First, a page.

The Candidate Question Series Volume 4

Recently Candidates for the 2014 / 2015 AIA First Vice President / President Elect were asked to answer a series of questions from the AIA California Council and the AIA Center for Emerging Professionals. Although the questions came specifically from those two AIA components, I believe they’re somewhat universal and may be of interest to our membership as a whole.

Over the next week or two leading up to the National Convention, I’ll publish my answers here in a series called “The Candidate Question Series.” This is the fourth post in that series.

What do you think about my answers? Leave a comment below. I’d like to know how you’d answer them too.

Positioning the Profession for the Future

Question: The impact and duration of the economic downturn has impacted the design and construction industry in ways we are just starting to realize. While by all accounts the tide has turned, the architectural profession has yet to fully recover. Firms that have “survived” the recession are now looking ahead toward a very different future, one where they will potentially have to change their business practices, and refocus their energies to be successful in a new economy.  At all levels, how can the AIA support members to network and pursue opportunities in a recovering market?

Answer: The expected answer to this question is to intensify exposure, provide more programs, increase networking opportunities, and create more toolkits. Sound familiar? Those are business as usual practices.

We must help our members improve their Brand messaging. Brand messaging is the voice they use. The 30,000 data points of Repositioning results have provided some insights that will allow the AIA to help all members.

Architects like to talk about process and their architecture. Clients (and the public) don’t care much about process. So, AIA can help architects change how they communicate about their work. In fact, studies have shown that just speaking louder isn’t the answer. Clarity and consistency are key:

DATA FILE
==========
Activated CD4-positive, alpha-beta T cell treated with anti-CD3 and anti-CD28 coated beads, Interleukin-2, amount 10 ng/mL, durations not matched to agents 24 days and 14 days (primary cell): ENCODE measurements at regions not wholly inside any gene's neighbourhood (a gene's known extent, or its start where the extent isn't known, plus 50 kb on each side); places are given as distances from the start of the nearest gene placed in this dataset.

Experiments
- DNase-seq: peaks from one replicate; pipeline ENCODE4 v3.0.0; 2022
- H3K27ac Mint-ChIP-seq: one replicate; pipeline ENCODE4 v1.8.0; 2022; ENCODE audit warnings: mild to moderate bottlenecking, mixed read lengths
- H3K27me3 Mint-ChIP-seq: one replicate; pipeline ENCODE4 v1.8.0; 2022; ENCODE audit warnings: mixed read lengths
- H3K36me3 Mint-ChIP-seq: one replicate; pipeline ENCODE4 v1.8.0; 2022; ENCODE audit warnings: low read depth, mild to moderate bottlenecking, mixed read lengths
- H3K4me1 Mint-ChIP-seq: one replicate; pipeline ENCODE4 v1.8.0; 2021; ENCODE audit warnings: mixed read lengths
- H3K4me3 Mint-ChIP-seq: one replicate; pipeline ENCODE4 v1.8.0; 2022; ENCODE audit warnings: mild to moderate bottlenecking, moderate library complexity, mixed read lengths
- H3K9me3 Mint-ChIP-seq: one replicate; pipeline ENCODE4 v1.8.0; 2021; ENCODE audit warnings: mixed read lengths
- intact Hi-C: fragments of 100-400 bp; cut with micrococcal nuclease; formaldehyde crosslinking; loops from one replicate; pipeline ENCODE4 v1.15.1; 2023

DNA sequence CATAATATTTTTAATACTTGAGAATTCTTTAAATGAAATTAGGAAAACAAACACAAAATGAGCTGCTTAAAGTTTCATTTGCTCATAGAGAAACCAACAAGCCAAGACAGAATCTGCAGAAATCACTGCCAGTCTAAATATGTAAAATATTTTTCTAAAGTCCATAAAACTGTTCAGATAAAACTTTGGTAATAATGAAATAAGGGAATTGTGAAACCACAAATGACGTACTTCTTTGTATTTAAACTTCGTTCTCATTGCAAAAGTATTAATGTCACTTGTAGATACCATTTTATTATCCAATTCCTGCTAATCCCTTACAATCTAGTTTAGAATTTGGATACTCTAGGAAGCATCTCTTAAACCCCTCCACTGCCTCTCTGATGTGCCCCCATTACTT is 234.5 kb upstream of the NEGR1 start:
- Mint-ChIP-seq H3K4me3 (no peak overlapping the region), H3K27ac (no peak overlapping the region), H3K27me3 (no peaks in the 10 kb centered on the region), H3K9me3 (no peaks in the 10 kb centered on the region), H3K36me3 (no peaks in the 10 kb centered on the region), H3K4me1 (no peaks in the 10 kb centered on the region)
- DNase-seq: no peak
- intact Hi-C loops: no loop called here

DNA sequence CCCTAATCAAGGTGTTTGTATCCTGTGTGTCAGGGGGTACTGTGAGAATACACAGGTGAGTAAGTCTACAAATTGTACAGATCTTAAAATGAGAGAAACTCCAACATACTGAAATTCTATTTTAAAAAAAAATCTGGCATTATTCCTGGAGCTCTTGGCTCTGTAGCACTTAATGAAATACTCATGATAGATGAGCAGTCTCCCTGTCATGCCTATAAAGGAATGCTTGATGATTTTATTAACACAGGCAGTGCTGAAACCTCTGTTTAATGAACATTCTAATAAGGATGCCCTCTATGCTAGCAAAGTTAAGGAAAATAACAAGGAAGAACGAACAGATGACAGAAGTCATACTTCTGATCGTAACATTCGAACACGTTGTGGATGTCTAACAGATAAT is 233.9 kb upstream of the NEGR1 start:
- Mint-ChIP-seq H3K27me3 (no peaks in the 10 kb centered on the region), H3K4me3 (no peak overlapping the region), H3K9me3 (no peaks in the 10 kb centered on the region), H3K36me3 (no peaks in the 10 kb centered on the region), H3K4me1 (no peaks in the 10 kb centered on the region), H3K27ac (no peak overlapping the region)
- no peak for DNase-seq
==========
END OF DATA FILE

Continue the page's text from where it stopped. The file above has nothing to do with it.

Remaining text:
• Speak about impact: What is the difference made because of your work? What have your clients been able to do because of the architecture?
  • Speak in accessible and compelling terms.
  • Speak to YOUR audience, not ALL audiences.
  • Keep it simple. Clients want trustworthy information that is simple to understand.

AIA must continue to expose members to opportunities, but we can do more. We can expose our members to research findings that will positively impact their businesses. Repositioning findings are just the beginning to position AIA Architects for the future.

Repositioning the AIA for the Future

Question: The success of the Repositioning requires our collective energy to shift our perspective about what the AIA can do to serve members, advance the profession, and provides a tremendous opportunity for change. If you could make only one change to the AIA as part of the Repositioning Initiative, what would that be? Please be specific in the details and explanation of why.

Answer: Do you remember pre-recession architectural firms that would NEVER partner with another architectural firm to secure a project? Today, it happens all the time! It’s time for AIA leaders to apply this type of business savvy to AIA.

I view the one significant change as identifying shared resources on all levels. The key is clarifying, simplifying, and most importantly making members aware of initiatives and resources available.

We can no longer afford the luxury of each component acting independently. An individual component cannot be all things to all members. We need to prioritize our initiatives and define what each level of our organization does best and support them. We need to take the partner model, I mentioned, to our AIA.

Let’s consider a very visible example. Continuing education programming is provided by all facets of the AIA: local components, knowledge communities, state components, committees, national, conventions, etc. While it’s great we give our members so many choices, we compete with ourselves for attendees and sponsors. I’m confident there are some continuing education programming models that could be shared among components and/or hosted in multiple locations by several components.

Leveraging our multi-level resources will lead to a more effective business model and when coordinated, result in more services to our members.

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